As a part of their research experience, students will have the opportunity to interact with career-active researchers at major international chemical companies, tour local companies to see how chemistry plays a role, and train in computational and experimental research methods, scientific communication and ethics.
Conflict Management and Peace Science
The NSF-REU for Conflict Management and Peace Science is led by principal investigator and director, John Ishiyama, Distinguished Research Professor in political science. It is the only NSF-REU political science program in the nation.
Past research projects of this unique program include the political inclusion of women in peace duration after civil wars; the effects of past racial and ethnic segregation on current levels of social and institutional trust; the impact of religious conflict on religious identification; and the influence of drought on terrorism.
For 2018, 10 students are conducting research in conflict management and peace studies. The program integrates training in civil conflict management, geographic information systems analysis and research ethics. Students will also participate in workshops on theory development, research methodology and the graduate school application process.
As a continuation of last year’s summer research experience, participants have developed theoretical propositions that they are testing empirically using geocoded data. In April 2019, they will report their findings at the Midwest Political Science Association Conference. Held annually in Chicago, it is the second largest political science conference in the world.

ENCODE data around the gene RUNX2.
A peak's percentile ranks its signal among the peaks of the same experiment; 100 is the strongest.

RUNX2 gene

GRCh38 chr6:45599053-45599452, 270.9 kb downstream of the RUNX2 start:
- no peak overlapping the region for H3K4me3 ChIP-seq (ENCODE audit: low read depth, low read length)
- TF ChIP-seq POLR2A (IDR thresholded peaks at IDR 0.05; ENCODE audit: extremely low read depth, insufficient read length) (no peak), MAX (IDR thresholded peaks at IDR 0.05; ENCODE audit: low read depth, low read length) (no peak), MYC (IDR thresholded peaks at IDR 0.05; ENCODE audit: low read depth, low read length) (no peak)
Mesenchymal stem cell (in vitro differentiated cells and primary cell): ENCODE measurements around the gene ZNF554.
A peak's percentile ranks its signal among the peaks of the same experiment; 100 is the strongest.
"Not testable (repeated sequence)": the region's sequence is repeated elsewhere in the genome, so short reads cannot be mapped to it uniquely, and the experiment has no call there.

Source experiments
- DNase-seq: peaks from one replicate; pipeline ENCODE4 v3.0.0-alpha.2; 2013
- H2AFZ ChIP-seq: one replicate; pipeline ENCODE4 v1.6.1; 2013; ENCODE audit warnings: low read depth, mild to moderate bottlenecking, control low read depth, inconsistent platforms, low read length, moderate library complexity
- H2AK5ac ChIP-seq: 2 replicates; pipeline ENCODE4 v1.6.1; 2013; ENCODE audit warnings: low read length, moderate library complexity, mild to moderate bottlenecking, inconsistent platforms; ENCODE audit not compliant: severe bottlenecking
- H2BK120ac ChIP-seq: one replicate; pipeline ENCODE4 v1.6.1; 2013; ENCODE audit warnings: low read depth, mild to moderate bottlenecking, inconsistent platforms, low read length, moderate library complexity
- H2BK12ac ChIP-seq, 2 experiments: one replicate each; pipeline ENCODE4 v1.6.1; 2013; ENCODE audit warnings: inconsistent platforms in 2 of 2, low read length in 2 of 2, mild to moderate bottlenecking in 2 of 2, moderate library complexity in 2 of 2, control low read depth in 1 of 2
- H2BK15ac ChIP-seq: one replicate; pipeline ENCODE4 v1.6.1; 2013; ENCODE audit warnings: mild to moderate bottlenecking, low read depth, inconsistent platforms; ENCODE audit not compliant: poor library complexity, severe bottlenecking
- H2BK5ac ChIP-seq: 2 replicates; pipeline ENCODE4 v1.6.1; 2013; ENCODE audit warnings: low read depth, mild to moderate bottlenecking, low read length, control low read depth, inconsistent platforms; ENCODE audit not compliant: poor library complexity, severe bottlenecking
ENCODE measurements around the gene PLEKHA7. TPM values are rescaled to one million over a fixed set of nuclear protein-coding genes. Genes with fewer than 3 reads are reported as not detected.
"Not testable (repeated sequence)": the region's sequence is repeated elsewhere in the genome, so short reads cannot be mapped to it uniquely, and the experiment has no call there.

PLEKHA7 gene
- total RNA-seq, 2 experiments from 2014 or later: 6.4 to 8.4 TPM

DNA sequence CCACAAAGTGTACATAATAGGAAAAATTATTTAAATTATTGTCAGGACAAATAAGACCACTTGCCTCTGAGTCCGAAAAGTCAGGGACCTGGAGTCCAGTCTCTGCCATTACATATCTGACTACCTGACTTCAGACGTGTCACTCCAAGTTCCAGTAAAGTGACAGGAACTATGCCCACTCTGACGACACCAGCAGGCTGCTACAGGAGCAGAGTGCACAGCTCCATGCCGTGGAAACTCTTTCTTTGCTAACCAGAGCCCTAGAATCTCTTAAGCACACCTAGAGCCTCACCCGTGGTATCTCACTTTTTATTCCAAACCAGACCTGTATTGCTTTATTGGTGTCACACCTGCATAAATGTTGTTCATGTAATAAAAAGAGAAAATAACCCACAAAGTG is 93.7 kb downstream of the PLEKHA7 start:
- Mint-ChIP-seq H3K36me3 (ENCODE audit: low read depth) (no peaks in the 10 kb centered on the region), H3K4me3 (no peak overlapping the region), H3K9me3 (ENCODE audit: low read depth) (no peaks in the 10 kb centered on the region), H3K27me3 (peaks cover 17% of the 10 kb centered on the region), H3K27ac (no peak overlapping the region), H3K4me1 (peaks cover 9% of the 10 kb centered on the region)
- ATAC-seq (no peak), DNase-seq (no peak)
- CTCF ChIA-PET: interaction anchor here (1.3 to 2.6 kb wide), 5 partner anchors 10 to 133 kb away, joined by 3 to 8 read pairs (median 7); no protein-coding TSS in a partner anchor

Software Assurance and Security in Emerging Technologies
Ten students are participating in the NSF-REU program in the Department of Computer Science and Engineering. Projects combine security and software testing research with emerging technologies such as web, mobile and wearable applications. The individual research projects have interesting and crucial applications, with which participants can easily identify. Students work in collaborative teams to solve real-world problems.
One group of REU students is working with graduate students on solutions for malware detection. Machine learning systems quickly have become common in cybersecurity and anti-malware applications, but they can easily be fooled. The research team is analyzing the vulnerabilities of the algorithms used in these systems and developing defense mechanisms based on more robust algorithms that can more accurately detect malware.
Coordinators Hassan Takabi, assistant professor, and Renee Bryce, professor, want to seed students’ interest in research with hands-on experience and increase the number that pursue graduate studies and careers in computer science. Students are learning state-of-the-art technical knowledge, and the program aims to instill the ability to think independently and the confidence to work on challenging problems.
“The program exposes students to exciting and attainable research goals,” Takabi says. “And it gives them the opportunity to build their resumes with research experiences and publications and provides a supportive community of peers and mentors that encourages them to be successful.”